Sugary Drinks Increase the Risk of Bowel Cancer in Elderly Women

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Colorectal cancer, also called bowel cancer is the second biggest reason behind cancer patients’ deaths in the US alone. According to a new study published in the journal CA: A Cancer Journal for Clinicians reveals that every year, nearly 150,000 American adults are diagnosed with this type of cancer and around 53,200 of them die. Among the women patients, those who take at least two sugary drinks daily have a high chance of developing bowel cancer.

This new study is published in the journal Gut and is available online to view.

It also studied that increasing the sugary drinks serving more than two times further increases this risk. Although this risk seems high in middle to old age women teens and younger adults aren’t saved from it. In fact, people belonging to 13 to 18 years of age may experience up to a 32% increase in this risk.

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The sugary drinks that are involved in an increased risk of colon cancer in women include energy drinks, soft drinks, sports drinks, and pre-packed fruity drinks. On a side note, these sugary drinks contribute to the increased risk of obesity as a part of the typical American diet.

Interestingly, from the year 1997 to  2001, the use of energy drinks has been increased to up to 135% explaining why childhood has shown up as a growing health concern in the US.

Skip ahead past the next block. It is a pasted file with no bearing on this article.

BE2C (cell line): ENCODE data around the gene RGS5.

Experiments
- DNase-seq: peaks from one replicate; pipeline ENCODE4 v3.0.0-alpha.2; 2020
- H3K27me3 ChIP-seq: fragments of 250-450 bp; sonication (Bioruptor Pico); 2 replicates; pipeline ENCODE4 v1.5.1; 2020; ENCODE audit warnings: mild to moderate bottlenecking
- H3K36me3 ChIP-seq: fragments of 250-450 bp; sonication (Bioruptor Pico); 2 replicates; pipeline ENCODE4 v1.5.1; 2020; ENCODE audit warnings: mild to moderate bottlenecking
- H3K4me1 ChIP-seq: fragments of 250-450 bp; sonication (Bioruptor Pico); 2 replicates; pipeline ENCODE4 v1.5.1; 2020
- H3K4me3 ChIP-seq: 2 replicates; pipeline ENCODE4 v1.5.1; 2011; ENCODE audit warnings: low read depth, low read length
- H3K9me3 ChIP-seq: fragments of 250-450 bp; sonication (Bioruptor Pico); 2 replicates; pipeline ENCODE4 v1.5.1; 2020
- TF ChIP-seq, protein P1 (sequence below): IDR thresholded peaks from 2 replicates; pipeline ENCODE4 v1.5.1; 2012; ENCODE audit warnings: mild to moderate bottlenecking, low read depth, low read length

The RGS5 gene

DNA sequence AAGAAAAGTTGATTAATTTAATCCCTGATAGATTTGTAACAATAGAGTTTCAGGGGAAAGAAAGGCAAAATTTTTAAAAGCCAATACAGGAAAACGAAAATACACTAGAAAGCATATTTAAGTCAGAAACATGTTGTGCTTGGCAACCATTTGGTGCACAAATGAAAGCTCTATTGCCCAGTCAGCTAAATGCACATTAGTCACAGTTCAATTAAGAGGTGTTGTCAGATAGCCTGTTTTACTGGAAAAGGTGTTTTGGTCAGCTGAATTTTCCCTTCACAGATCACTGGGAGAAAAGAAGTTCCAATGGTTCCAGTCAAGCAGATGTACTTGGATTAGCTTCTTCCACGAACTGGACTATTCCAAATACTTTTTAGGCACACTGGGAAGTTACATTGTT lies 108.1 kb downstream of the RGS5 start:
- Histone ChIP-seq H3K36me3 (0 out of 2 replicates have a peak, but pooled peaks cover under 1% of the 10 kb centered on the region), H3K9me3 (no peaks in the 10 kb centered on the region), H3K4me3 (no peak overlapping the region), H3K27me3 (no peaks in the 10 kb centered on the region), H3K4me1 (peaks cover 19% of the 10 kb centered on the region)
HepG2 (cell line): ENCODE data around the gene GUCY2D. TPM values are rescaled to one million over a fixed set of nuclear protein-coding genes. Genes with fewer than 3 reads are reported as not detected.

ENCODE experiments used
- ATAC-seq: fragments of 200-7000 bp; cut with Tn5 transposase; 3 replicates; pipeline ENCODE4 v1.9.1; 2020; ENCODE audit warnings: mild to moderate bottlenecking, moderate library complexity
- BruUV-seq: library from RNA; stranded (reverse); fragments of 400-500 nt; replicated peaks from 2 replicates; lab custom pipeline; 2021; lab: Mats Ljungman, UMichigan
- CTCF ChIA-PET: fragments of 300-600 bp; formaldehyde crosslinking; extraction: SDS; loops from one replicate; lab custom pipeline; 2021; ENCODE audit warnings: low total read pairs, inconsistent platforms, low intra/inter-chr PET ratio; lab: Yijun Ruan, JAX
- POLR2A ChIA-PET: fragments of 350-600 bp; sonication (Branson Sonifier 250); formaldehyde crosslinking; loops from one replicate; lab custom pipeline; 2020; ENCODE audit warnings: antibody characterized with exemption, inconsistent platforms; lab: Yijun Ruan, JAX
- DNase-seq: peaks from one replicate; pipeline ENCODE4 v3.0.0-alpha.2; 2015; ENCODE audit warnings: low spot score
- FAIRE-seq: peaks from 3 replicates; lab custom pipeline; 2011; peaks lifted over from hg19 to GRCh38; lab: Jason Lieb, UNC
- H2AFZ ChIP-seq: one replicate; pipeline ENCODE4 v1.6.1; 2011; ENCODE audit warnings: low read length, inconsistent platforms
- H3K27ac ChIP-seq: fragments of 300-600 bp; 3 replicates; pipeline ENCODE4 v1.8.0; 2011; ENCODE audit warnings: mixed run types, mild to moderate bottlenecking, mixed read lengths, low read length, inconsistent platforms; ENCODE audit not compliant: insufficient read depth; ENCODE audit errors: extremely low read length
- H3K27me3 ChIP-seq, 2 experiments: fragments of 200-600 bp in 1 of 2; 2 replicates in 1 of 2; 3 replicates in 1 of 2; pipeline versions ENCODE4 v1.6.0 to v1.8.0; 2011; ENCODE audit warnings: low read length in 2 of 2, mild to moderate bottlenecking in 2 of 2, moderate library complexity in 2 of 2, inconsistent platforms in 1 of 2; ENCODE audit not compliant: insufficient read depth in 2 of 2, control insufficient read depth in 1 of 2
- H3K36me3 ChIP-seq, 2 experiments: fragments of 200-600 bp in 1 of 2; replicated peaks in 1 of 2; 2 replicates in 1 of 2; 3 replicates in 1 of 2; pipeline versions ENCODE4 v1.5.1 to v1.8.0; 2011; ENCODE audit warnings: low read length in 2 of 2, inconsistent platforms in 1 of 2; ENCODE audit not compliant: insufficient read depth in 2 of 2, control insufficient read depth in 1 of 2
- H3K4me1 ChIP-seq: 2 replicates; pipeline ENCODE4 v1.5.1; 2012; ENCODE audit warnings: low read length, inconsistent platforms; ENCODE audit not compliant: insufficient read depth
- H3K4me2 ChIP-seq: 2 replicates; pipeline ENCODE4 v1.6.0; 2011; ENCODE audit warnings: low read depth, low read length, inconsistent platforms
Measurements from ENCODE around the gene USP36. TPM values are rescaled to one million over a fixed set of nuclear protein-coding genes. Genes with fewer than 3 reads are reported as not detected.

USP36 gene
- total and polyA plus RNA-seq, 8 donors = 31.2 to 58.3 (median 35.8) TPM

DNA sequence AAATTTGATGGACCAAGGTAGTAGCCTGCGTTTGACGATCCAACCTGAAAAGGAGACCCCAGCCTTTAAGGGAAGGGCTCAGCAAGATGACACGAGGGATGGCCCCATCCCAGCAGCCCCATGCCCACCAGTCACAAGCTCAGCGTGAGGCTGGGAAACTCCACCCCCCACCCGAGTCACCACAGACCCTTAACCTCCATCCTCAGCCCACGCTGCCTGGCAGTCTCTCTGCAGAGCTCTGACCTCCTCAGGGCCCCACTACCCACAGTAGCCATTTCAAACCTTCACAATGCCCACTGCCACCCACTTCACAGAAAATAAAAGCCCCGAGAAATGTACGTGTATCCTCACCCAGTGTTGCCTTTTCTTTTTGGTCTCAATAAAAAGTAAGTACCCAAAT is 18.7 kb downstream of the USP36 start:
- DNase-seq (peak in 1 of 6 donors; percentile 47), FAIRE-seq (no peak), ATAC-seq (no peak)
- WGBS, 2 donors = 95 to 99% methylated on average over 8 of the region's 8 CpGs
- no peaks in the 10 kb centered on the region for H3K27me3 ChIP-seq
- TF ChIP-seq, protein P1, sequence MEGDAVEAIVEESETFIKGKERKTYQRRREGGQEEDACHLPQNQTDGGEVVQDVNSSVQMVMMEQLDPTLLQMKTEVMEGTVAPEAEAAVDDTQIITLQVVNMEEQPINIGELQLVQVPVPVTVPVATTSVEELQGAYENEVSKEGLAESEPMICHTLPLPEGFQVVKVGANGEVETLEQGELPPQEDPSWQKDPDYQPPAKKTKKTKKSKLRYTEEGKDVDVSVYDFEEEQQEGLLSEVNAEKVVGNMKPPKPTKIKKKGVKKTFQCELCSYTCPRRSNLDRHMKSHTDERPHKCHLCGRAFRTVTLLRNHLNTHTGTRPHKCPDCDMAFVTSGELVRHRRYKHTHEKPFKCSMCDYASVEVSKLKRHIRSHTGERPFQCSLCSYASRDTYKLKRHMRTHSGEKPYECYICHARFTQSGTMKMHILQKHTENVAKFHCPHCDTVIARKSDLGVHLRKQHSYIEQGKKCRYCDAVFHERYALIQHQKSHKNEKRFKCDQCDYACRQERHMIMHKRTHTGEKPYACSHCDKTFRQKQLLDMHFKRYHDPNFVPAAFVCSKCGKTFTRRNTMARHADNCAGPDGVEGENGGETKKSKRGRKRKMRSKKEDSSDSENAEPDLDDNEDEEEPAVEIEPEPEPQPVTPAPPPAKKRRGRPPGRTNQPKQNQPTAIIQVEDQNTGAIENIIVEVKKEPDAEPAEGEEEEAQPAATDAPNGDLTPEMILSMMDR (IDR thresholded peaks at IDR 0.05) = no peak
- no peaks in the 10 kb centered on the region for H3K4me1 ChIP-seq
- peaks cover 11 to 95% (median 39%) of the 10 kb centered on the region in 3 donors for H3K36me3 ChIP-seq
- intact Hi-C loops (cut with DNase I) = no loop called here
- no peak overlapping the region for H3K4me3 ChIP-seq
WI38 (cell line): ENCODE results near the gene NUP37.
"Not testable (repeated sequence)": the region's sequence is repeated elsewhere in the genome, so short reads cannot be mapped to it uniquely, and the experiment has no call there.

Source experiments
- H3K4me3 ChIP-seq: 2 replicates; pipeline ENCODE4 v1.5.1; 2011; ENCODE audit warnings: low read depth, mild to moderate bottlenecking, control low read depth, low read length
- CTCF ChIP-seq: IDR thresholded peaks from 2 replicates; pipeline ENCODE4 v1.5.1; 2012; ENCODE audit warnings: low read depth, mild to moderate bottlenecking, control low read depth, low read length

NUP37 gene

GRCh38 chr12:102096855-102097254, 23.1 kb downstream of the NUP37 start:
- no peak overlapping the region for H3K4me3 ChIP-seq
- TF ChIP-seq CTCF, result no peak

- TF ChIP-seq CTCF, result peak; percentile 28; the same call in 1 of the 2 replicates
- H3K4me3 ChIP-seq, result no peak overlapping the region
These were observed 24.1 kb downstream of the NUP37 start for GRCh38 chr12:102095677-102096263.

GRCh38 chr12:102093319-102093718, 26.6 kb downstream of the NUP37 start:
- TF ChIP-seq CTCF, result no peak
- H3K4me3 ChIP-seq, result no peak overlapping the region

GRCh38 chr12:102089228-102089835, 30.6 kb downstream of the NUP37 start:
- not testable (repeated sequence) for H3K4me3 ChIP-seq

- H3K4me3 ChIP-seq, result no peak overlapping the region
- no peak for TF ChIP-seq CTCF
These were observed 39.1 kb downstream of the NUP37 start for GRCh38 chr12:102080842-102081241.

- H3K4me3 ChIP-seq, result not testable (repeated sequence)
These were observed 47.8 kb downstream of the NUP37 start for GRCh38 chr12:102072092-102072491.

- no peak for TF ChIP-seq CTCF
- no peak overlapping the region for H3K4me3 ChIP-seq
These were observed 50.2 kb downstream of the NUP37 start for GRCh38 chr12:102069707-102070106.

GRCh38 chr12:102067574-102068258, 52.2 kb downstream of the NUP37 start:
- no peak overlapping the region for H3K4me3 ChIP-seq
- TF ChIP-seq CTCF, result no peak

The research team analyzed the data from 95,464 individuals that were a part of Nurses’ Health Study II. This study is still ongoing watching the records of 116,430 U.S.-based nurses between the ages 25–42 at the time when this study started back in 1989.

The results were monitored every four years, the first of which was in 1991, when the women reported all the details of what they ate on a daily basis, using a questionnaire.

Next in 1998, all the participants were asked to update their health informatics and report any changes in lifestyle or diet. They also provided all the medical history of their family, especially related to bowel cancer along with any use of medication, painkiller, or anti-inflammatory medicines. They also reported their intake of the vitamin, minerals, and herbal supplements.

In all these 24 years of continuous monitoring, only 109 women were diagnosed with bowel cancer, before they even reached the age of 50. According to the research team, this evidence is enough to find an epidemiological linkage that sugary drinks increase the likelihood of bowel cancer in younger adults.

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The increased risk of cancer in women linked with dietary habits provides an important insight to understand cancer and develop new and better treatment strategies. Based on the results, it appears that early exposure to these sugar drinks in women contributes to the onset of colon cancer. Replacing the drinks with low-fat and low-calorie drinks may help to lower this risk, meanwhile cutting unnecessary calories also helps to manage a healthy weight, improving the overall health of women.

The American diet has been significantly changed in the latter half of the 20th century where the average consumption of soft drinks increased by 500% and healthy drinks, and milk consumption reduced to half. Calcium in milk plays a protective role against colorectal cancer, joint and bone diseases, and a reduction in its consumption along with excessive sugar intake show an adverse correlation.





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